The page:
And at that moment I saw myself as a new mom and felt the weight of all the things that would have gone through my head back then. Why isn’t she hungry? How long has it been since she last nursed? If she doesn’t complete a full feeding on one side, she won’t get the hindmilk. And I might get engorged. Should I try again, force her to make it to the arbitrary 12 minutes I’ve decided is an adequate feed? And, if not, which side should I offer next time? And will next time be sooner than 2.5-3 hours? 


For just an instant I marveled at the vast distance between that new mom that I was and the one I am now. Five years ago I would have been seated on the couch in proper breastfeeding posture, a nursing pillow on my lap and the TV remote by my side, watching the clock as if it held the answers to all my feeding questions; this morning I sat at the kitchen table surrounded by chaos, drinking coffee and eating cereal while nursing this third and final babe without a clue (or a care) about the clock.

And in that instant I was thankful for both of those versions of me (for one allowed the other to become, of course). And I thought of you.

Because it wasn’t really about nursing at the breakfast table at all, was it? It was about the beautiful way that mothering gets more automatic with every baby and each passing year. And that’s the part I wish I could send to you in a package — that feeling of knowing what you’re doing, of autopilot, of security, of believing in your heart of hearts that you have what your baby needs.

Do I feel that feeling all the time? Oh my goodness, no. I’m in uncharted waters with my oldest and even with her brother, who is a different kid altogether (go figure) than his predecessor. But in this familiar stage of babyhood, I’m in my element. I get all the deliciousness of giggles and snuggles without the worrying, the wondering, the figuring out. I get the rewards without trying so hard to remember all the rules.

If I could bottle that feeling up for you, I would. But I cannot. Your own new motherhood experience awaits, and I can’t make yours easier or better any more than I can change the one I went through. All the wise words in all the books in the world won’t clear from your path its own disturbances, or prepare you for how you will handle them (and you will handle them — better and more capably than you can even imagine).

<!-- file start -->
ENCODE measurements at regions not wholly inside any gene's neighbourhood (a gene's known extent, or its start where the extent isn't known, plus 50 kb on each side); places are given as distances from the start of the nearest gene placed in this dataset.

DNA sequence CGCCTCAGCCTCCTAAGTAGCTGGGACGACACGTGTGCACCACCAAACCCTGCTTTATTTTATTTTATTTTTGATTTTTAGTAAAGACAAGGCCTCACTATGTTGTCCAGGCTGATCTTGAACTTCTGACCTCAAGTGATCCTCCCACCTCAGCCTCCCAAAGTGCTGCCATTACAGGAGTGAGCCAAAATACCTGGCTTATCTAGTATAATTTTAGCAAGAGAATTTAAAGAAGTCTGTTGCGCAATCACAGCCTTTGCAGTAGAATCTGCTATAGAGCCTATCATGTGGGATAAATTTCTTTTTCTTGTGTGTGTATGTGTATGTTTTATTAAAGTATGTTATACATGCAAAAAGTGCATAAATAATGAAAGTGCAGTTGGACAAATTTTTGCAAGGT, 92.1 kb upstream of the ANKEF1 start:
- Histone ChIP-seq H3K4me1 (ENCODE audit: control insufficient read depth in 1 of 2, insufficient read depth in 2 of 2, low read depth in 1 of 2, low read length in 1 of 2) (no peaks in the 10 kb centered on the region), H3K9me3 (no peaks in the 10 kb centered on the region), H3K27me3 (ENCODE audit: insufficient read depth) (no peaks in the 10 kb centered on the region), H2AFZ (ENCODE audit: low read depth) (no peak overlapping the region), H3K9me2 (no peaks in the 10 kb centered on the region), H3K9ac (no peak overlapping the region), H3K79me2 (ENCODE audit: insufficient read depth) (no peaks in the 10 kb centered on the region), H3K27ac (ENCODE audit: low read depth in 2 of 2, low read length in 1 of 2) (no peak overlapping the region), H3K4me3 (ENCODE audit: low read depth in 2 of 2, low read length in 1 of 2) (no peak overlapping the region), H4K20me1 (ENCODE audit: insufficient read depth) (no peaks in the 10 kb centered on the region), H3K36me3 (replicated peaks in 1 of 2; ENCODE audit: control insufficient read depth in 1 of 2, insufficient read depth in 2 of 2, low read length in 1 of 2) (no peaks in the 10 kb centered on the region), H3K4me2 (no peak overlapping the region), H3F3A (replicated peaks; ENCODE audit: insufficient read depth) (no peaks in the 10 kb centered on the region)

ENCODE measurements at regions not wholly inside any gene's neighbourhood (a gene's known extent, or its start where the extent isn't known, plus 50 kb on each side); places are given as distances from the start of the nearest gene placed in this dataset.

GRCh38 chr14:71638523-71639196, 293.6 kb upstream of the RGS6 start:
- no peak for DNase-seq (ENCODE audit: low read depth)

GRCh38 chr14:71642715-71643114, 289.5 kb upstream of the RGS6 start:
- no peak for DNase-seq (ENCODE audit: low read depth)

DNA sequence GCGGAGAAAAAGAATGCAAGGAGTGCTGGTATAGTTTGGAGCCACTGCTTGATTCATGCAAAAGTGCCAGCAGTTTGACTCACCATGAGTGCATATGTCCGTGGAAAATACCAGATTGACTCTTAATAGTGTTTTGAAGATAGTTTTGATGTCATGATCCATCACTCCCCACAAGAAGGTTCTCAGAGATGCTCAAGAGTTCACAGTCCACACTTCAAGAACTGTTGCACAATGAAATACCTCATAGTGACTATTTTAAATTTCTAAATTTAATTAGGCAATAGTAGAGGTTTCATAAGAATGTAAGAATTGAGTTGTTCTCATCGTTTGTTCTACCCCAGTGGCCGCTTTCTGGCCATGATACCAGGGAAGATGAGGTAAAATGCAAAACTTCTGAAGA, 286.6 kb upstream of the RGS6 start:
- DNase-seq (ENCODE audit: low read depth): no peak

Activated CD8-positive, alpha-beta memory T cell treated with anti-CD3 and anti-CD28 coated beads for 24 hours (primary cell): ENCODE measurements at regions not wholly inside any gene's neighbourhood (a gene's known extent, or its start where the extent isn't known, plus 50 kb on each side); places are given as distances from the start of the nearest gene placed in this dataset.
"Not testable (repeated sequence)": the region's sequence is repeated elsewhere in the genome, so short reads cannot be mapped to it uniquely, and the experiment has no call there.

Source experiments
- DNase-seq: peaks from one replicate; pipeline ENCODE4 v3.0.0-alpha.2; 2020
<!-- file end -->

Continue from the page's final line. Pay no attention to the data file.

And so I hold back when we talk on the phone, sometimes. I ask questions, I listen, and I make silent wishes for you. I wish for simple things, like an easy delivery and a healthy baby. I also wish for things that will happen on their own in due time, whether I wish them or not (but I do it anyway): like a good night’s sleep, and new friendships with other moms, and a pair of jeans that fit again.

Unless you ask, I don’t give advice. And when you ask, I find myself saying things like,“Well, there are lots of different ways to think about it” or “I think everyone is different, so it depends on what you believe,” which I realize is completely frustrating when all you want to know is The Answer. And then I make another silent wish that you discover as soon as possible that there is no one right answer.

I wish that as you read the books and listen to the nurses and your mom and your mother-in-law — all of whom have wisdom but none of whom have the answer — you will also read your baby and listen to your heart. That combination of looking outward for information and inward for intuition is magical, I have found.

I wish that when you find yourself clinging to The Rules — of feeding, or sleep schedules, or developmental milestones, or anything else we’re supposed to Learn All The Things About — you understand that those rules are meant to give you structure, to educate you, to guide you, and the world will not fall apart if you choose to throw them out the window.

I wish for you to know that it’s OK to pick your battles. It’s easy to get sucked into believing we have to care passionately about everything from diapers to discipline, that every choice somehow makes a statement about who we are as a parent. But sometimes, I think, finding your way is more of a series of happy accidents than a carefully thought-out process.